Rue Poilecoq or Pélicot is a street that was mentioned from the late 15th century onwards. Its left-hand side as you go uphill has retained its old appearance.
Number 11 bears the date 1676 and has a courtyard with wood and glass façades. On the corner of Rue Sainte and Rue de la Corne de Cerf you will find an alcove intended for holding a religious statue.
Number 9 has its main façade at No. 16 Rue de la Corne de Cerf, and dates from 1684. Number 7 retained its wooden façade up until 1900.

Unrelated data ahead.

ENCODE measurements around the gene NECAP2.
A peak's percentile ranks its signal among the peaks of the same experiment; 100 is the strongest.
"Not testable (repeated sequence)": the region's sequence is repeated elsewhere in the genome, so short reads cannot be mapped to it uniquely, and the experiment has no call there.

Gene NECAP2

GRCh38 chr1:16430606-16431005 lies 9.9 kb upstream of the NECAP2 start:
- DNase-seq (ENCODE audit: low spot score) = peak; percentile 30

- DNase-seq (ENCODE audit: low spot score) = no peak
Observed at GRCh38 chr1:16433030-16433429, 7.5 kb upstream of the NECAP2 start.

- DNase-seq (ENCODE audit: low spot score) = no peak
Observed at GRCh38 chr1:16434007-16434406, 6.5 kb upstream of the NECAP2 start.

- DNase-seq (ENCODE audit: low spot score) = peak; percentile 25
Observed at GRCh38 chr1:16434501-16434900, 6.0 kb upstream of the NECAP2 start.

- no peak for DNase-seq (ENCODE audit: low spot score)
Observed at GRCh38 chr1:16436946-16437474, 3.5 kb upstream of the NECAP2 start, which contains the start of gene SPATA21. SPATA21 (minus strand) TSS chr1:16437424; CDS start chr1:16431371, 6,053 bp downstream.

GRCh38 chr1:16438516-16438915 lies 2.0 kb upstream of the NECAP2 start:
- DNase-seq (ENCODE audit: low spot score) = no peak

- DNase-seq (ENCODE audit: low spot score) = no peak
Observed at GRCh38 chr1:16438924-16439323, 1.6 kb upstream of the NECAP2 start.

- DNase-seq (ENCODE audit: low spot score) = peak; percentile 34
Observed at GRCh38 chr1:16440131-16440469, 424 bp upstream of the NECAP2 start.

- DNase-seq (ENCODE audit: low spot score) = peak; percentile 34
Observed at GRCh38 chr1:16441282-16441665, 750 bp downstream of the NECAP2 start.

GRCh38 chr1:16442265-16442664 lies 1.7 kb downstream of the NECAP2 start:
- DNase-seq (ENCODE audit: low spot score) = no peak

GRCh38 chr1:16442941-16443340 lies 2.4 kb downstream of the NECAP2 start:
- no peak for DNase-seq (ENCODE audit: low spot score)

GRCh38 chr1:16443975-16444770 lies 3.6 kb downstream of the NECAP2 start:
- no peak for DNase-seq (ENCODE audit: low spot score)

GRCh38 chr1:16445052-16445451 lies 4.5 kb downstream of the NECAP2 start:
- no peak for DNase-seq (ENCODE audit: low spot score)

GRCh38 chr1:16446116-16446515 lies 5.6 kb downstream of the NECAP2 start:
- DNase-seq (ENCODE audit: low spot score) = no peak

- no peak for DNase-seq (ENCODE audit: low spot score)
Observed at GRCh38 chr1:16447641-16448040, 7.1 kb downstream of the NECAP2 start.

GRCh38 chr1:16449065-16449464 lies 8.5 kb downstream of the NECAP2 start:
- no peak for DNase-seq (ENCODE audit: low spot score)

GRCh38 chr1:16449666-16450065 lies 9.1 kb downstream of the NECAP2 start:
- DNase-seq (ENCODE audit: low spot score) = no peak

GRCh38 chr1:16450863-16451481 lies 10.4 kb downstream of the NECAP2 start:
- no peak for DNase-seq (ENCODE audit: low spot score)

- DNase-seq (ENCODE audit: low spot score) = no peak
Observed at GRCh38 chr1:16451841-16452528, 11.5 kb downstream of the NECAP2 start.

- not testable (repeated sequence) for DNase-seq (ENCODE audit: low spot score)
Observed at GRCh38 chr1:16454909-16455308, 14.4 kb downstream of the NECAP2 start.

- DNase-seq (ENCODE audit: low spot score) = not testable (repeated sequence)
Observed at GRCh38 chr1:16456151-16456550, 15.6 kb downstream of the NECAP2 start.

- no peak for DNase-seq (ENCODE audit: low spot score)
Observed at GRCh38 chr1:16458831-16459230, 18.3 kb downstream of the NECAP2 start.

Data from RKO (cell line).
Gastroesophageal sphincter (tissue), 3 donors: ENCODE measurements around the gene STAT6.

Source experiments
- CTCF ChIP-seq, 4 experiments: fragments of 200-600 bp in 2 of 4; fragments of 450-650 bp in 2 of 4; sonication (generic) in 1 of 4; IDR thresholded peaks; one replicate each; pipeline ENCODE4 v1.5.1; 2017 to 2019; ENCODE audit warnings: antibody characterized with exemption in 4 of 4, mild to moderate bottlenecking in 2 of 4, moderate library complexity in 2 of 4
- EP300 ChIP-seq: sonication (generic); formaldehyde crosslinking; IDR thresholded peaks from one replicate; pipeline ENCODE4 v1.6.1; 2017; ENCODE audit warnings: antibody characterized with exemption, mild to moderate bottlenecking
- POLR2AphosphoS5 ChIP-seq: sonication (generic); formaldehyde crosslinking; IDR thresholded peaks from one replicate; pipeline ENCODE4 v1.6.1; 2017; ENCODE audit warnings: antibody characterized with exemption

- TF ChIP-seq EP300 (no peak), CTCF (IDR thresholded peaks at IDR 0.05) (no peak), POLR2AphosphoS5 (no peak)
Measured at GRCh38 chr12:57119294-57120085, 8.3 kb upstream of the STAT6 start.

Number 5 is one of the last houses with wood and glass façades still remaining in Saint-Malo after the fires of 1661 and 1944. This wooden façade consists of two levels of wooden panels and superimposed glazed passageways which are protected by an overhang projecting from the roof. The other parts of the house are made from stone. In 1991, it became the International House of Poets and Writers.
The façades of No. 3 were reconstructed according to the same principle as for the previous house, around 1980.